Support Sustainable Farming Practices
June 26, 2007
Take Action: Support Sustainable Farming
by Alison Rogers
Of the many issues facing Americans today, few are more important
than the quality and safety of our food. Every day, many eat more and
more processed, high-calorie foods with little nutritive value,
trucked to us from thousands of miles away.
Why? Because those foods are more affordable. And why are they more
affordable, considering all the processing, packaging and
transportation? Because the companies that produce them receive
financial assistance from us in the form of subsidies authorized by
the U.S. farm bill. Over the past decade, U.S. citizens paid more
than $165 billion in tax dollars to the largest 20 percent of farms,
according to the Environmental Working Group ( http://www.ewg.org/ ).
These farms operate on such a massive scale that limited attention
can be focused on maximizing the health benefits of their product,
and contamination is often unavoidable. (Learn more about subsidies
and the unhealthy effects of current U.S. farm policy in How Farm
Policy Affects Us All
The results are clear--those on low and middle income budgets have
little choice but to stock up on foods that are typically full of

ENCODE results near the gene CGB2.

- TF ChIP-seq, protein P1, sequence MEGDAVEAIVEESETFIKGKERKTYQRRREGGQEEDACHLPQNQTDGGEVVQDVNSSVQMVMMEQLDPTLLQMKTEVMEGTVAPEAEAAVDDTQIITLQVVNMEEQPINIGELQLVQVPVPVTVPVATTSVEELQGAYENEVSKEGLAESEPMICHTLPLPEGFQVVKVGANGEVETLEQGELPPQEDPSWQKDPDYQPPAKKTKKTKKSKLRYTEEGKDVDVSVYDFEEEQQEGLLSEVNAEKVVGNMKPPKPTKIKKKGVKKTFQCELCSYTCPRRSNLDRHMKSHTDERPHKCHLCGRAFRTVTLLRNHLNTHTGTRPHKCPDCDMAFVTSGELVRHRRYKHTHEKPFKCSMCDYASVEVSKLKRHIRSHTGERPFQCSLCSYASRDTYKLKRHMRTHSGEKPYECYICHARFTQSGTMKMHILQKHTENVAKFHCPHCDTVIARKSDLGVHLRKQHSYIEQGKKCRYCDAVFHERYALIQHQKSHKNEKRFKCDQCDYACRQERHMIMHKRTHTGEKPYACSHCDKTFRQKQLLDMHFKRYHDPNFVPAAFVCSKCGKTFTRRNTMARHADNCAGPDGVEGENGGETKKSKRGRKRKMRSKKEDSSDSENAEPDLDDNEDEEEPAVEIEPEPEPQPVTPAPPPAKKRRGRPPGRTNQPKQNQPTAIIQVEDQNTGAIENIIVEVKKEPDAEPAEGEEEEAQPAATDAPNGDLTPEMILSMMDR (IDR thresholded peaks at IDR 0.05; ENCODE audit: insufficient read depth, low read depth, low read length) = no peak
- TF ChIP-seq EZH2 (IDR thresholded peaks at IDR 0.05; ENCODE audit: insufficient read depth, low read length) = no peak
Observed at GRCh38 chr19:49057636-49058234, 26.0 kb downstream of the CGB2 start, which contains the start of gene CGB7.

preservatives, high-fructose corn syrup and sodium
An obesity epidemic is well underway, and food-borne illness
outbreaks make frequent headlines. The U.S. Department of
Agriculture ( http://www.usda.gov/wps/portal/usdahome ) is funding the
foods they advise us to use sparingly (oils and sweets), while
leaving fruits and vegetables out even though they recommend five to
nine daily servings of those two items combined.
Support for local organic family farms is the key to reversing these
unhealthy trends. You'll benefit from fresh, preservative- and
chemical-free products, and by shopping close to home, you'll do your
part to reduce the amount of carbon dioxide generated by transporting
food across the country. (More on the advantages of local food can be
found in Growing Trust
and How to Find the Best Food
As you read this, the House of Representatives
http://www.house.gov/ is crafting the 2007 farm bill, which will
replace the 2002 bill that is set to expire September 30. They are
allocating funds and determining how your taxes will be spent, and
they need to know that although less than 2 percent of the U.S.
population now farms, we all eat and we want healthy food. You can
keep an eye on the latest farm bill developments at www.farmpolicy.com
( http://www.farmpolicy.com/ ).
Already, funding has been slashed for valuable programs such as the
National Sustainable Agriculture Information Service
Better known as ATTRA, this is an excellent
resource that provides sustainable agriculture and organic farming
news; events and funding opportunities; and publications on
production practices, innovative marketing and organic certification.
On June 4, Rep. Collin Peterson (D-Minn.), chairman of the House
Committee on Agriculture
http://agriculture.house.gov/inside/2007FarmBill.html gave his
opinion of the 255,000 farmers with 10 acres or less: "They're not
real farmers. They're city people."
Want to help? Talk to your representatives. You can find their
contact info at www.house.gov ( http://www.house.gov/ ). Let us know
how they respond by posting a comment below.
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